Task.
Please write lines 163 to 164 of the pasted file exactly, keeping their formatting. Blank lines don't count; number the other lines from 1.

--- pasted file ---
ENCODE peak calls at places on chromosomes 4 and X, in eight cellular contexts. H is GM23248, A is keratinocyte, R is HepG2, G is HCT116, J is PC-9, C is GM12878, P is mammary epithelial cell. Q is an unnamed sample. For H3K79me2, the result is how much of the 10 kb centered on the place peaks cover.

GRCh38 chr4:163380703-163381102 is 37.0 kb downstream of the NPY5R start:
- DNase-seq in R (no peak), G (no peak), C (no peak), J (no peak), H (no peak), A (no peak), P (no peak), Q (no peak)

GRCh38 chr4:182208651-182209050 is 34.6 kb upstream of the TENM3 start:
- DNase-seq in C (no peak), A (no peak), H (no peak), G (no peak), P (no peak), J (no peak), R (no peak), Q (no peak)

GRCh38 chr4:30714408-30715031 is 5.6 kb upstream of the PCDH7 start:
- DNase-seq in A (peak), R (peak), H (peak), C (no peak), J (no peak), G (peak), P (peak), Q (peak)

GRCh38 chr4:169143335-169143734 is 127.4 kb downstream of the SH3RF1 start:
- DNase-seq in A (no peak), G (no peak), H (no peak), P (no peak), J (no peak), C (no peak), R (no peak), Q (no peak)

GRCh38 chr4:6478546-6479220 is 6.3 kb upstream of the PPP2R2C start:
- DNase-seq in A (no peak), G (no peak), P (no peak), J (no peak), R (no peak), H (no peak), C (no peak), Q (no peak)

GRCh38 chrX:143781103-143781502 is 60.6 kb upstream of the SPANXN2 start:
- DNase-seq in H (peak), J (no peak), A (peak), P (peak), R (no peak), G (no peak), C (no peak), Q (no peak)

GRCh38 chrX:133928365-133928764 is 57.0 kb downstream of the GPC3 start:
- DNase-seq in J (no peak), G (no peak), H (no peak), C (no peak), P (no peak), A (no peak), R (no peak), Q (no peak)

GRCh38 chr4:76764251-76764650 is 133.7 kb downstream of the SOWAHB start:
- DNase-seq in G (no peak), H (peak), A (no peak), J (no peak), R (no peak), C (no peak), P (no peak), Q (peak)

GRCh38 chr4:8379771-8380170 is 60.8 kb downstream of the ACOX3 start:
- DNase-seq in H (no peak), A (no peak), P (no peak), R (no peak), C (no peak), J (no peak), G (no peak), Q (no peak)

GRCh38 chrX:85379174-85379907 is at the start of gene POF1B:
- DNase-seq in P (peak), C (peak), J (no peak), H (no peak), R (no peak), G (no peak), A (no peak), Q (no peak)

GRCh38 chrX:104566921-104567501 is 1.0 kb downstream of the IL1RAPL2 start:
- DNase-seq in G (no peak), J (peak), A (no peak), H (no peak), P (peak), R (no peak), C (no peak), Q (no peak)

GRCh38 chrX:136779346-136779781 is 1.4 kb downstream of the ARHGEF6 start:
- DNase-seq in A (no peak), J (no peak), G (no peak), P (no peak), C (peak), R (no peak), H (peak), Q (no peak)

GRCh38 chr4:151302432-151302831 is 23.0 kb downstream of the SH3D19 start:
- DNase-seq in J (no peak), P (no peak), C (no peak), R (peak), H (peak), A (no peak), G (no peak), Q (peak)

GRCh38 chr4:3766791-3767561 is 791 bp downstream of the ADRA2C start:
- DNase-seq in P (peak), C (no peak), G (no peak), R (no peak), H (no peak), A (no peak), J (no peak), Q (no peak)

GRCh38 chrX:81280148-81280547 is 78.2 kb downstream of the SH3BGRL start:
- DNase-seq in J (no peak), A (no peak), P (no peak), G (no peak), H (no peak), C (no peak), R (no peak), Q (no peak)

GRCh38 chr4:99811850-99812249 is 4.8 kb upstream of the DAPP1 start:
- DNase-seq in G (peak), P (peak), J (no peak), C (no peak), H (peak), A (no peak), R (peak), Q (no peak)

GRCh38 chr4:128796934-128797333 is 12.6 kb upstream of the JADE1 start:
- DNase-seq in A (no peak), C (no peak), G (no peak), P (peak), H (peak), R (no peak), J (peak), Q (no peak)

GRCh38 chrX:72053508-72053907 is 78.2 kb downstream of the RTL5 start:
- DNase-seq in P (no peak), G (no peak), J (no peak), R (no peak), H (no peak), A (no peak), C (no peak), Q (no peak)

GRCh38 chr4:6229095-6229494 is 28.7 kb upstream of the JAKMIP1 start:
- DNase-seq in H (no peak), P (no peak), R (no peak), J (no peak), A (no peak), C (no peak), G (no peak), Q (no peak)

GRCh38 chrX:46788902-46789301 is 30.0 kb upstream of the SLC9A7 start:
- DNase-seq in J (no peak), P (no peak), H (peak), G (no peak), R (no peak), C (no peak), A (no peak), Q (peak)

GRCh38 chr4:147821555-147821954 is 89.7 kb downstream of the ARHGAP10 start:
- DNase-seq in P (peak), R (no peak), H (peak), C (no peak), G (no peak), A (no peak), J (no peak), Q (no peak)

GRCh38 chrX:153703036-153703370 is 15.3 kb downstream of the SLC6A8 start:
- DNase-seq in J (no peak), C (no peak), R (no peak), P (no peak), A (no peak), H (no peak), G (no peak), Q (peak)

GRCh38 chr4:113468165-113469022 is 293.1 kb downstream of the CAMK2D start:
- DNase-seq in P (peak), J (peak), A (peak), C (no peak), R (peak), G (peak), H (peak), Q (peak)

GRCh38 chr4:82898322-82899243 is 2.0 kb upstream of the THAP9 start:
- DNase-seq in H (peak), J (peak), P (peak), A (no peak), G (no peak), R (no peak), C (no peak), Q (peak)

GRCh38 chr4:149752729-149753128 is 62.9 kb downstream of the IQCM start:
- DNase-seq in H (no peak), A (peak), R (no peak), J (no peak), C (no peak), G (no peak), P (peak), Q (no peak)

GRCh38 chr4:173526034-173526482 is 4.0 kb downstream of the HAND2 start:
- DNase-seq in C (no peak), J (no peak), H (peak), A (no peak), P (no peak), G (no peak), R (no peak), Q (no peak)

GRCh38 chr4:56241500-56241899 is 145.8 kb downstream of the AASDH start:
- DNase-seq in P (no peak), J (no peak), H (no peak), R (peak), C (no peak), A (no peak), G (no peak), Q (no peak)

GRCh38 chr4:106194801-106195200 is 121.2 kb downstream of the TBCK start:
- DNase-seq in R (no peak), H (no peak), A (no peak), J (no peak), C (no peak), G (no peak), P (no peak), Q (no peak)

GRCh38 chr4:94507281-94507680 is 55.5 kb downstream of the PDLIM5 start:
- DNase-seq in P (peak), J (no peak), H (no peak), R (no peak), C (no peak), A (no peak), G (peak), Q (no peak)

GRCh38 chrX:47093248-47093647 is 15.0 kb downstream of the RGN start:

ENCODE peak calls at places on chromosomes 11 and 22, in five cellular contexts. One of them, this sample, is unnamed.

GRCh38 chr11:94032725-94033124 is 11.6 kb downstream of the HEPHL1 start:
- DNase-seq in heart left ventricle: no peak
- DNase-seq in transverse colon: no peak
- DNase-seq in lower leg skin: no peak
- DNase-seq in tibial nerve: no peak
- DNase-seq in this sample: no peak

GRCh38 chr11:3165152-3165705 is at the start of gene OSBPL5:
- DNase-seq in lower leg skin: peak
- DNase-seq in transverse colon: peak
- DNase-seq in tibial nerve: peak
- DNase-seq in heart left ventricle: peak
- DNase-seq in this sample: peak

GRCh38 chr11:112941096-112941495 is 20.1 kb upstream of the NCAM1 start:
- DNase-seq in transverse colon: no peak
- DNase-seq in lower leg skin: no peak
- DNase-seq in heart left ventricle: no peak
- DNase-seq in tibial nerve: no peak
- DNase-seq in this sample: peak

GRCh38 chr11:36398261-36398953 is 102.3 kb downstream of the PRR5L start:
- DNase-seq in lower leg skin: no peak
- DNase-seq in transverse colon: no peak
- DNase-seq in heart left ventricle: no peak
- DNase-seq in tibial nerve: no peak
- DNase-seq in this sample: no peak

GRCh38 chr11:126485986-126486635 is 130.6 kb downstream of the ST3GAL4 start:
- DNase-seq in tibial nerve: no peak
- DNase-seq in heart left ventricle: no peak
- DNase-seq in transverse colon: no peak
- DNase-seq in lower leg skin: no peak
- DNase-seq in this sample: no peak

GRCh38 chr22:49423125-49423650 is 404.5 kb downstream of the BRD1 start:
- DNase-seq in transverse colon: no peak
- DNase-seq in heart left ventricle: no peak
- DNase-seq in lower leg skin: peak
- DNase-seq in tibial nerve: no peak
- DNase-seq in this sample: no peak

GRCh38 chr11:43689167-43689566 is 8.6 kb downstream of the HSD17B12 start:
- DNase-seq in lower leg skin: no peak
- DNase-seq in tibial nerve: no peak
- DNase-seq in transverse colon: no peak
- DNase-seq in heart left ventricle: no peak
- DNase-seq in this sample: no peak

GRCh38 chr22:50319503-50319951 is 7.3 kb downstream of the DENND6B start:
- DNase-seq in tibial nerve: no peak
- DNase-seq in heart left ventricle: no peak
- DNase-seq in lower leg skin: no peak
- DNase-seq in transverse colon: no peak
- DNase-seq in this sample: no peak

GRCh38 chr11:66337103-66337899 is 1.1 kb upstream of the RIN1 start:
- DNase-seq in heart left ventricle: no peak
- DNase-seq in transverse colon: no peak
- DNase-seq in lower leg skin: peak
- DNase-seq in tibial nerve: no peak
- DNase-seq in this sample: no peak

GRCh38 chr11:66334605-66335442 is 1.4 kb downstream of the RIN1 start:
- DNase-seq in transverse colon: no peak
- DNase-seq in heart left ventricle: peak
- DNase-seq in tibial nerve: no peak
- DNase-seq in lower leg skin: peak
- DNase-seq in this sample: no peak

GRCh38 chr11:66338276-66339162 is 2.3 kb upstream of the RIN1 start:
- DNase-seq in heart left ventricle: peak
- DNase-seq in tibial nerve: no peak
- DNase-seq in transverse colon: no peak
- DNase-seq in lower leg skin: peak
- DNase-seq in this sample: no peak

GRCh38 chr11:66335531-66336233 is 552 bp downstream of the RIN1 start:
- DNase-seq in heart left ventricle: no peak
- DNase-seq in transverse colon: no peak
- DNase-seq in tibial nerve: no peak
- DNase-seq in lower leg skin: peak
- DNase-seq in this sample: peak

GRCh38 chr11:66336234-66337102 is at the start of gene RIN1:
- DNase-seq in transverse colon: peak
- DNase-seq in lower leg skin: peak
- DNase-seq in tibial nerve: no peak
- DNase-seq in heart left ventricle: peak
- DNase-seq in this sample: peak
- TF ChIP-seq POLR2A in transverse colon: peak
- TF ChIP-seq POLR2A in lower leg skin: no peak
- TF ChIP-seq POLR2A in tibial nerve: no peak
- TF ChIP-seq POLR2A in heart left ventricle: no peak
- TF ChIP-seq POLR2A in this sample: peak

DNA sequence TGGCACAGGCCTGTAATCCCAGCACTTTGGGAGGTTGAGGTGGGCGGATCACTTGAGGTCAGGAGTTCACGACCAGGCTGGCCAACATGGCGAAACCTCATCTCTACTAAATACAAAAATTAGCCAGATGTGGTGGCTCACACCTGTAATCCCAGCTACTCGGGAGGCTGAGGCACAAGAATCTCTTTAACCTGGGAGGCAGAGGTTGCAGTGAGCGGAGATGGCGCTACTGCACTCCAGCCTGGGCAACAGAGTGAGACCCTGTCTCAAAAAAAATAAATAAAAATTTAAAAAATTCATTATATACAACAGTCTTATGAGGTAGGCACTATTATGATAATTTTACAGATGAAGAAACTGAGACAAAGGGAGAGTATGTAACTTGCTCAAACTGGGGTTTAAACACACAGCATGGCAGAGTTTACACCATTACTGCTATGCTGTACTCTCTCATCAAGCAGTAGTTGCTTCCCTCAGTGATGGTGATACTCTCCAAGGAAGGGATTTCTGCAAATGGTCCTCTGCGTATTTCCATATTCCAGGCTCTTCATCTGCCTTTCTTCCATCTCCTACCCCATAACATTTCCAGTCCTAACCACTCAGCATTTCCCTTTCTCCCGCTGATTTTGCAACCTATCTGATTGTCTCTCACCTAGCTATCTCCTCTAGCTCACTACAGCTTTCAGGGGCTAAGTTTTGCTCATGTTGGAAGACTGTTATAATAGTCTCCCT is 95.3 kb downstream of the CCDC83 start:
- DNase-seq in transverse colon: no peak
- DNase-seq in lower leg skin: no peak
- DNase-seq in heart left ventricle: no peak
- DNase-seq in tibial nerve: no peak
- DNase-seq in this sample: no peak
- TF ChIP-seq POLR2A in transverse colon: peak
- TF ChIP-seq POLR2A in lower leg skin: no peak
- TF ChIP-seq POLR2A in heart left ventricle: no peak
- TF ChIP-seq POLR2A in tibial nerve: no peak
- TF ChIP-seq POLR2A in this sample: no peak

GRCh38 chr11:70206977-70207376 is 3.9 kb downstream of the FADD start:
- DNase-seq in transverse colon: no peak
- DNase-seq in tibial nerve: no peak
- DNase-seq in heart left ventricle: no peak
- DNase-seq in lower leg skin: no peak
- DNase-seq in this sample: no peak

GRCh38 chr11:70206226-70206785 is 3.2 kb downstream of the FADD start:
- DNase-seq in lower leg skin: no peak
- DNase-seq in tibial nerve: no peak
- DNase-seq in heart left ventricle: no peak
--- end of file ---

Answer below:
- DNase-seq in lower leg skin: no peak
- DNase-seq in tibial nerve: no peak